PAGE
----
. . . 佐野 直喜 Sano Naoki also (and currently) known as 佐野巧真 Sano Takuma (but here called Sano Yuhi/Yuhi Sano) is first in against the wee-most full-grown member of the Gracie family to gain any measure of fame at least until the showing-up of first Kyra and then Kron (who I have it on good authority [his dad {source: hearsay at the seminar}] is not thrilled with sport jiu-jitsu competitions because he feels there is too much stalling there [maybe introduce a more rigorous system of shido or guidances to push the pace then guys; we know how to do this; this is not all new]) and of course I speak here of young Royler Gracie who is now 52; I just checked. Sano is a true man of The Long UWF in that, I am learning, he was of the 1984 NJPW dojo class, wrestled on excursion in Calgary and Mexico, had a Wrestling Observer Newsletter Match of the Year (vs. Jushin Thunder Liger before the lore-wise Osaka crowd [1990]), landed in Pro Wrestling Fujiwara Group (Purofesshonaru-resuringu Fujiwara-Gumi プロフェッショナルレスリング藤原組) before settling into the UWFi with his dude Nobuhiko Takada and then, much like that selfsame dude, got creamed in fights that were real. And then like twelve years in NOAH? This guy has lived a life! Of a very certain kind! Let's see how Royler gets him! Stephen Quadros and Bas Rutten are of course our pals for this Yokohama Arena show and once again they are making awkward and unconvincing comments about how they themselves are actually for real in the building and certainly for sure not just in like California or something doing voice-overs over a weirdly muted audio track with just these, like, bad levels (I don't know how they are doing this at all, this is pure speculation and probably wrong). A presumably chastened Nobuhiko Takada (but who can say) is in Sano's corner; Rickson Gracie stands in Royler's. Rickson is a well-built and very fit man but by no means a big one, but even so he is a lot bigger than Royler. I have never particularly cared for Royler's ways, which I perceived at the time and recall now (perhaps incorrectly) to be a displeasing admixture of little-dog-aggro and then just whiny, however I do very much like to teach a step-over 腕挫十字固 ude-hishigi-juji-gatame (I guess they all are, in a sense) from 崩上四方固 kuzure-kami-shiho-gatame that I have learned fairly recently is known to some as "Royler's armbar" and so on the level of waza perhaps we are all one? Also on other levels too (all of the levels).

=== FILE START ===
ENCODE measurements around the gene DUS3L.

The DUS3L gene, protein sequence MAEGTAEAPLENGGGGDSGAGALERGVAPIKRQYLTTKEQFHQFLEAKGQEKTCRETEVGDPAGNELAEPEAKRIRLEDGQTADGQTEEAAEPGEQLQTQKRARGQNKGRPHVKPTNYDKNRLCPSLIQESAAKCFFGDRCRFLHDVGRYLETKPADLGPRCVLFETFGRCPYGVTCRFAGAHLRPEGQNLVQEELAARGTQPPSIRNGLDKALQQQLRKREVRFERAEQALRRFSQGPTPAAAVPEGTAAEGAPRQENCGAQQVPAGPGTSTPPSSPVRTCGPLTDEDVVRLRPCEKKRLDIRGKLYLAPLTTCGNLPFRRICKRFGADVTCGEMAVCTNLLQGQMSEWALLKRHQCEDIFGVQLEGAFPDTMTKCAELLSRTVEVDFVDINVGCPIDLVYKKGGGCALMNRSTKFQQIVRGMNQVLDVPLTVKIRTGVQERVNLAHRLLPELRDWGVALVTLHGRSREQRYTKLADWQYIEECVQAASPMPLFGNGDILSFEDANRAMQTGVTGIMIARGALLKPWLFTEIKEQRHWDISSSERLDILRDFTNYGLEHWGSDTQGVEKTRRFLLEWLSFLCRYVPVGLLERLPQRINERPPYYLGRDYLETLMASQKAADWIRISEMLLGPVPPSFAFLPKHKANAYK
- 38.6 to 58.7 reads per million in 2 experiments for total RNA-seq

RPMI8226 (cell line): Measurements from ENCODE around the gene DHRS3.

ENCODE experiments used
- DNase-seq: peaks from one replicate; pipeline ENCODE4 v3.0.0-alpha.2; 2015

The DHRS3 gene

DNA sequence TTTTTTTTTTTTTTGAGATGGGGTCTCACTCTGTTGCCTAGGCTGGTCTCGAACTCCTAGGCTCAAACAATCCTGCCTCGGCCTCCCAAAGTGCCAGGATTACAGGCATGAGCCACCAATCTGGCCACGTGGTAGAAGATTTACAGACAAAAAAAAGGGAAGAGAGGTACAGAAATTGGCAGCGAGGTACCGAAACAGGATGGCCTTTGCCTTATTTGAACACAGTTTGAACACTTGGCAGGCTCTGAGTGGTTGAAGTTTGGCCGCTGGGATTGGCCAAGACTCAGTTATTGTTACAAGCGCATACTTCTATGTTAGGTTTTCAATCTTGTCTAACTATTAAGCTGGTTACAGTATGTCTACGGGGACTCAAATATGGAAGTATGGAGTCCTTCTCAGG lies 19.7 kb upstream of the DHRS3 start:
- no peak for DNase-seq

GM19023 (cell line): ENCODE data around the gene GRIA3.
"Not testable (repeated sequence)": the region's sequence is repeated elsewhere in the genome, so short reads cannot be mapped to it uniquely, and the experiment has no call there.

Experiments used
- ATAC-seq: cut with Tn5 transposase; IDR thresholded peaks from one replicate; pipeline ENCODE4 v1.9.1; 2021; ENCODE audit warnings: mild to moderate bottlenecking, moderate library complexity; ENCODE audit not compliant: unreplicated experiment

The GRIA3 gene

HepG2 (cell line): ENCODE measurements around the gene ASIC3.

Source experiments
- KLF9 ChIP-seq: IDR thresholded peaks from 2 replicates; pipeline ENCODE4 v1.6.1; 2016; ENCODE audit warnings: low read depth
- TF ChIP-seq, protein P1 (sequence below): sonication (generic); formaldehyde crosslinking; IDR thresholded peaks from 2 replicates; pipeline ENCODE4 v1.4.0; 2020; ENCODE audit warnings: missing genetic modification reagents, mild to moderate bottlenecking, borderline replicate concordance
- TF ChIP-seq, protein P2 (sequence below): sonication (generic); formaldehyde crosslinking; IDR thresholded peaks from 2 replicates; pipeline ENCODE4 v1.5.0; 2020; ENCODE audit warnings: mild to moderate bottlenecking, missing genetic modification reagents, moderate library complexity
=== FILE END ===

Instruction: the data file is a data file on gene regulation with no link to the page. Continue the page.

Sano is 5'9" and 202lbs, Gracie 5'8" and a far slighter 150lbs, so pretty much my size (I've got like an inch and eight-to-ten pounds on him and also no desire to ever fight anyone so look out, everybody). Quadros speculates that Royler is the most well-rounded of the Gracies but I think he just means fighting, not outside interests. The KRS-padded ring-posts remind us that we remain firmly in the Kakutougi Revolutionary Spirits era and also that the bridge is over (those would actually be BDP-padded ring-posts I guess but please do not make this difficult). Bas Rutten ecumenically notes that professional wrestlers, though not accustomed to actual martial arts competition, do train regularly and can probably do some things and, what's more, are probably out here to prove a point (that they are not all necessarily fakers [obviously most totally are]). A low-postured clinch leads to Royler sitting right down and sweeping quickly with a double-underhook butterfly sweep, passing to the side, and then immediately to 縦四方固 tate-shiho-gatame. To his flailing credit, Sano attempts something akin to TK Scissors but it goes no further (nor yet farther) than vain flail. Sano works to entangle a leg and maybe a dozen very eager fellows try to get a SA-NO SA-NO chant to happen but they are proven Gretchen Wienerses by the thousands whose silence is their rebuke. Sano sweeps Gracie over but really it was probably Royler baiting a 三角絞 sankaku-jime as much as anything (he is 抱上 daki-age'd out of it). Bas says that were he to fight a Gracie he wouldn't even clinch with them, just striking, dangadadangadadang (he does not say this last part)